The first step is to acknowledge the reality of the scam and its impact. This involves accepting that one has been victimized by the crime, recognizing the emotional toll and trauma of the experience, and validating one’s feelings of distress, anger, or betrayal. It is also necessary to accept that they are not personally going to fully understand these crimes at first, that they have to (like it or not) trust law enforcement to do their job, that the criminals may never be punished or at least they may never know if they are, that they money is probably unrecoverable but in some cases, it must be reported as soon as possible is needed, and that they will forever be changed by the experience.

Seeking Support

It’s essential for scam victims to reach out for professional certified trauma-informed support from professionals who can provide empathy, validation, education, and guidance. Support groups that are provided by real nonprofit organizations who are global experts in the psychology of scams and victim recovery like SCARS can offer a safe space to share experiences, receive validation, learn why these crimes happen and how, and access resources for healing and recovery. To sign up for SCARS support & recovery groups visit support.AgainstScams.org

Education and Awareness

Unlike most other forms of crime, knowledge is required both to recover from the experience and to avoid becoming prey again. Learning about the dynamics of scams, common manipulation and control tactics used by fraudsters, and the psychological effects of victimization really do help individuals gain insight into their experience, reduce feelings of shame or self-blame, understand their own vulnerabilities, accept that it really was not their fault, and come to terms with the path ahead of them. Begin learning at ScamVictimsSupptr.org, as well as ScamsNOW.com and RomanceScamsNOW.com

Education empowers victims to recognize warning signs, protect themselves from future scams, and make informed decisions about their recovery journey. This includes the series of self-help books published by SCARS at shop.AgainstScams.org

Facing Emotions

Embracing the need to manage trauma involves facing and processing difficult emotions associated with the scam experience. This may involve allowing oneself to feel anger, grief, fear, or sadness, and expressing these emotions in healthy ways such as journaling, art therapy, or talking with a therapist. SCARS recommends that every scam victim be evaluated by a professional licensed trauma therapist if for no other reason than to help better understand how they can face the future.

Seeking professional help from trauma therapists or counselors, or support groups specialized in trauma recovery can provide invaluable support and guidance throughout the healing journey. Professional intervention can offer evidence-based treatments, coping strategies, and emotional support tailored to the individual’s unique needs and circumstances.

Trauma therapists help victims with managing current and past trauma that form a critical part of their vulnerability. Visit counseling.AgainstScams.org to find a therapist worldwide.

Developing Coping Strategies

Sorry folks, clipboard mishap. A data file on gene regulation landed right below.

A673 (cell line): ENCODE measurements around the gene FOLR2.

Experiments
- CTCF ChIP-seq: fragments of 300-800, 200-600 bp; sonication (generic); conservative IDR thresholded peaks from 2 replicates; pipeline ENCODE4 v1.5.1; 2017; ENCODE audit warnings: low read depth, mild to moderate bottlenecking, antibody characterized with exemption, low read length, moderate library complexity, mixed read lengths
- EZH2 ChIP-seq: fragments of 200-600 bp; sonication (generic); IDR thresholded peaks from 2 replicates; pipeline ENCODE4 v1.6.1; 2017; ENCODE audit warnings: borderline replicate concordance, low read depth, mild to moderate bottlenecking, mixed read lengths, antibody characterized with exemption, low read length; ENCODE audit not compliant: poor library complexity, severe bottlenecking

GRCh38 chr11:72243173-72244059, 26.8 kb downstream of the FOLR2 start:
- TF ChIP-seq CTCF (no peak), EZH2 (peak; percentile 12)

Building resilience requires developing healthy coping strategies to manage stress, regulate emotions, and navigate challenges effectively. This may include practicing mindfulness, engaging in relaxation techniques, maintaining a balanced lifestyle, and seeking professional support for mental health concerns.

Setting Boundaries

Establishing boundaries with oneself and others is very important for self-care and protection during the recovery process. This may involve setting limits on exposure to triggering stimuli, toxic people (especially very judgmental family members or friends)  – especially anger and hate-oriented anti-scam groups, assertively communicating needs and preferences, and prioritizing activities that promote well-being and healing.

Finding Meaning and Purpose

Moving beyond the ‘victim identity’ involves rediscovering meaning and purpose in life. Engaging in activities that bring joy, fulfillment, mindfulness, gratitude, and a sense of accomplishment can help to rebuild resilience and empower individuals to move forward with positive optimism and a renewed sense of purpose.

Taking Action

Taking proactive steps to address the aftermath of the scam, such as reporting the fraud to authorities, seeking monetary restitution and recovery through law enforcement (if possible or accepting if it is not), or volunteering to help scam awareness and prevention (such as with SCARS), can empower victims to reclaim a sense of agency and control over their lives.

Embracing Growth

Viewing the scam experience as an opportunity for growth and personal development can rebuild resilience and facilitate post-traumatic growth (important for learning to manage trauma.) By properly reframing challenges as opportunities for learning and self-discovery, individuals can cultivate resilience and thrive in the face of adversity.

By taking these proactive steps and embracing the journey of healing and resilience, scam victims can gradually move from a position of denial, avoidance, or resistance to one of acceptance, empowerment, and realistic hope for the future.


Living in denial can perpetuate the cycle of victimization and hinder the path to recovery for scam victims. It’s crucial for victims to acknowledge the reality of their experience, seek support from trusted individuals or professionals, and actively engage in the healing process to overcome the trauma and rebuild their lives.

Statement About Victim Blaming